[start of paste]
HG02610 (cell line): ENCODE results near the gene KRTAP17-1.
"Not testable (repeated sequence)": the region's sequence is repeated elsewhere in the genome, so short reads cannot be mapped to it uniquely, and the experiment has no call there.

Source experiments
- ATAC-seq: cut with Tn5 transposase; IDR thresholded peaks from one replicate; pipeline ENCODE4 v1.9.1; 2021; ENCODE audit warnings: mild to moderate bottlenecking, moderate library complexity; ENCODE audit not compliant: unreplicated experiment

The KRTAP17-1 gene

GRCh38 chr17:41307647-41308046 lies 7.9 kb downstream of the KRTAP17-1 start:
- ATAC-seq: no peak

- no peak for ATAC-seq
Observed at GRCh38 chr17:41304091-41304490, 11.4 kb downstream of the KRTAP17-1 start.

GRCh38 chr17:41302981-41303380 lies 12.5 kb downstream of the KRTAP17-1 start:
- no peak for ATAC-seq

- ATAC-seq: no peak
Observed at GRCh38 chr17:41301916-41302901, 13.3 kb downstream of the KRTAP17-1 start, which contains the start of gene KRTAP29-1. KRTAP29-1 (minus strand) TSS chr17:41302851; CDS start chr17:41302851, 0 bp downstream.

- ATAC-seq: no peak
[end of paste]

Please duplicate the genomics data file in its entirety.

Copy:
HG02610 (cell line): ENCODE results near the gene KRTAP17-1.
"Not testable (repeated sequence)": the region's sequence is repeated elsewhere in the genome, so short reads cannot be mapped to it uniquely, and the experiment has no call there.

Source experiments
- ATAC-seq: cut with Tn5 transposase; IDR thresholded peaks from one replicate; pipeline ENCODE4 v1.9.1; 2021; ENCODE audit warnings: mild to moderate bottlenecking, moderate library complexity; ENCODE audit not compliant: unreplicated experiment

The KRTAP17-1 gene

GRCh38 chr17:41307647-41308046 lies 7.9 kb downstream of the KRTAP17-1 start:
- ATAC-seq: no peak

- no peak for ATAC-seq
Observed at GRCh38 chr17:41304091-41304490, 11.4 kb downstream of the KRTAP17-1 start.

GRCh38 chr17:41302981-41303380 lies 12.5 kb downstream of the KRTAP17-1 start:
- no peak for ATAC-seq

- ATAC-seq: no peak
Observed at GRCh38 chr17:41301916-41302901, 13.3 kb downstream of the KRTAP17-1 start, which contains the start of gene KRTAP29-1. KRTAP29-1 (minus strand) TSS chr17:41302851; CDS start chr17:41302851, 0 bp downstream.

- ATAC-seq: no peak